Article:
It is I, your brother Mohamed…

Soldier and palestinian pic What if the whole Israeli – Palestinian conflict was all just the result of a big misunderstanding?

Isn’t that the ever present liberal hope?  There really is no evil, there’s just misunderstanding?  If you really knew me, you couldn’t possibly hate me, and we’d all get along?

I have written before (parshat Ki Tisa 5767) about the different narratives that the Israelis and the Palestinians have.  The Jews have their whole story about the “land without a people for a people without a land” – the tale of how Israel was a desolate place until the Zionist pioneers showed up and drained the swamps, created some infrastructure, and all of a sudden a bunch of Arab carpetbaggers came streaming in from Cairo, Damascus, and Amman to get jobs created by the Jews who were building the land.

And the Palestinians have their story about how they were sitting in Israel minding their own business, tending to their olive trees, when all of a sudden these Eastern European colonialists parachuted in and confiscated their land.  Just because the Jews had problems with Czar and Hitler, why should the Palestinians be the ones who suffer?

But what if the truth were very different?  Would it matter?

I’ve seen two things in the last week or so that agitate for a very different story, a very different reality.

A little over a week ago, I was at a retreat in the West Bank, a gathering of peace and cooperation oriented Jews, Christians, and Muslims, residents of Israel and the West Bank.  I had a long conversation with one of the Palestinian Muslim participants, and was surprised by two things: 1) he had no idea really who Herod was, despite the fact that Herod built so many of the important archeological sites in Israel/Palestine; and 2) he told me he had a family history that he was descended from Bar Kochba.  In case your Jewish history is a little rusty, Bar Kochba was the leader of great Jewish uprising against Rome in the early 2nd century.  Some of our greatest rabbis, like Rabbi Akiva, thought that Bar Kochba was the Messiah, come to free us from the yoke of Roman servitude.  As my friend was telling me this – in a hotel in Beit Jallah – we were about two or three miles, as the crow flies, from the town of Beitar, where the Bar Kochba revolt was finally crushed by the Romans, with the death of thousands of Jews.  The Talmud says the streets of Beitar ran with blood.

I have to admit, at the time I don’t think I really knew what to do with that information, so I said “cool,” mentally shrugged my shoulders, and filed the tidbit of information away.  I had no idea what to do with it. 

I didn’t have to keep the information filed on the back burner for long: a few days ago there was a fascinating article in the Jerusalem Post which maintains that as many as 90% of the Palestinians in Gaza and the West Bank are descended from the Jews who lived in Israel 2,000 years.  Click here to read the article.  The article, by David Shamah, was based on the book Brother Shall Not Lift Sword Against Brother by Tsvi Misinai.   The Jerusalem Post author – the J Post known as the more right leaning of the two daily English newspapers in Israel – seems like he’s trying hard not to accept what Misinai says, but has a hard time refuting it.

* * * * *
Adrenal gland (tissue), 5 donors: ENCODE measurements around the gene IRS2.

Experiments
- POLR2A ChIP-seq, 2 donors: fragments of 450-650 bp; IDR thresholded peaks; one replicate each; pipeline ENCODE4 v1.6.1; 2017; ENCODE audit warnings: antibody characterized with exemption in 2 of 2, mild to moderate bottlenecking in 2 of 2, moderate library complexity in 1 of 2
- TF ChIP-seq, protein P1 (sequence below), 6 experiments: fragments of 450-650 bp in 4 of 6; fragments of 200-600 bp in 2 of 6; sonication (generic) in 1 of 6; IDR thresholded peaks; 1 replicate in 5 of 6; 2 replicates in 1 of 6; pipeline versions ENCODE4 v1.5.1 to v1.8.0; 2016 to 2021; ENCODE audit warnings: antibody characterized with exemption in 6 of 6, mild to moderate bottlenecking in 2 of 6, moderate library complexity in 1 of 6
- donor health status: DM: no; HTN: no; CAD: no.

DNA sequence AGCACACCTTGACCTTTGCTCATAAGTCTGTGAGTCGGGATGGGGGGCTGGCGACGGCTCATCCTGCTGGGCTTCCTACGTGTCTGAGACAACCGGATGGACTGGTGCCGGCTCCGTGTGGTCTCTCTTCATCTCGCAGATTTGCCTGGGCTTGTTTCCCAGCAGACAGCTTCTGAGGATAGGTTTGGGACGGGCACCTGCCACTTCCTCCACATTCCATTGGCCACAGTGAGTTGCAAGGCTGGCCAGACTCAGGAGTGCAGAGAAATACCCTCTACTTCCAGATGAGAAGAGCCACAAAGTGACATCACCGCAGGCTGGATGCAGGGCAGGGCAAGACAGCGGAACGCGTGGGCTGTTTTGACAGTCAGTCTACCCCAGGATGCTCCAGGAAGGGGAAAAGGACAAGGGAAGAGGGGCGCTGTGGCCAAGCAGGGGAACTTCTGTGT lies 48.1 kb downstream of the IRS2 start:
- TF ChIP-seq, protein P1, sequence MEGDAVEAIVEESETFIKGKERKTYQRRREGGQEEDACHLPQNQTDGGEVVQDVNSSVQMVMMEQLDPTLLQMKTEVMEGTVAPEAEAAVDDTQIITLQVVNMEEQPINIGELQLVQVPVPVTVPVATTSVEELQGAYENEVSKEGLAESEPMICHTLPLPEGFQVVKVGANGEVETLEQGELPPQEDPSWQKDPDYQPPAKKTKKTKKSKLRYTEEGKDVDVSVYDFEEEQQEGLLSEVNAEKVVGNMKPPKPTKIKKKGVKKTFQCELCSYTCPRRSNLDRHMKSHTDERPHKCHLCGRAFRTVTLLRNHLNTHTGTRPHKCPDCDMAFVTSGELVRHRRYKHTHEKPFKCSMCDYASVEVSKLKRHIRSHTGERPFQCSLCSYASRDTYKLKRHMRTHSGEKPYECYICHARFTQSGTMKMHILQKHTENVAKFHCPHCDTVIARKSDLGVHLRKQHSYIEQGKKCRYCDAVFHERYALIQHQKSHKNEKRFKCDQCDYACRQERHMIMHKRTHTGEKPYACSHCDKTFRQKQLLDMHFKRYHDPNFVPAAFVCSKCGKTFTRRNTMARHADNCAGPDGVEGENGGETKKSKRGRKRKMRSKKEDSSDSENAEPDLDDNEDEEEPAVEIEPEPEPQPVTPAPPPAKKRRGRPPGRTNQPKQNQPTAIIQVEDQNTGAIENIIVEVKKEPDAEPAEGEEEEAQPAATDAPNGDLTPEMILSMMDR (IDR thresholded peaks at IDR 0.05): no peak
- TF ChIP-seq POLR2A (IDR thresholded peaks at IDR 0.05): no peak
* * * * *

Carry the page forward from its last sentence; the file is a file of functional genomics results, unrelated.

Misinai bases his claim on several things:

·         There are hundreds of villages in the West Bank for which the Palestinians have been Arabicized versions of the old Hebrew place names.  He maintains that if the Palestinians had come from outside, they would not have used the old Hebrew place names.

·         Many Palestinians continue to follow some Jewish customs, just like the Conversos of Spain – two examples cited include lighting a hanukkiah in December, and putting on tefillin.  The tefillin, however, are used as a headache remedy, not as part of the accoutrements for prayer, but still…where would they have got that from ?

·         Many Palestinians have a family tradition that they are descended from Jews, as my friend from the interfaith gathering who can claim a much more special “yichus,” ancestry, than I can

·         Logic: We know there this was not really a “land without a people,” there were a lot of people living here when the Jews started mass immigration in the late 19th century, and it makes perfect sens
e that they would be the descendants of the Jews who stayed behind – and converted to Islam because of the huge social pressures.  Which, of course, is not unlike the very high assimilation rates in late 18th century Berlin, when Jews in Germany were finally allowed to become Christian if they wanted to.

But if it’s true – what do we do with it?

My wife, partner, and sometime editor maintains that it’s a game changer.  That if it’s true that the Israelis and the Palestinians are REALLY brothers – not just vaguely “children of Abraham,” them through Ishmael, us through Isaac, but really brothers – both descendants of the Jews who lived here 2,000 years ago – we should see everything in a different light.

If true – and I believe it is true – it makes our current crisis all the more tragic.  How different things could have been if 100 years ago, instead of the Palestinians viewing the Jews as colonialists and the Jews totally ignoring the presence of the Palestinians, we could have treated the situation as family reunion.  If the locals could have said “welcome home my brother,” the newcomers could have said “thank you brother for taking care of the land during our exile” – we might have been able to avoid thousands of lives lost and 80 years of serious fighting (I date the “serious” fighting to 1929).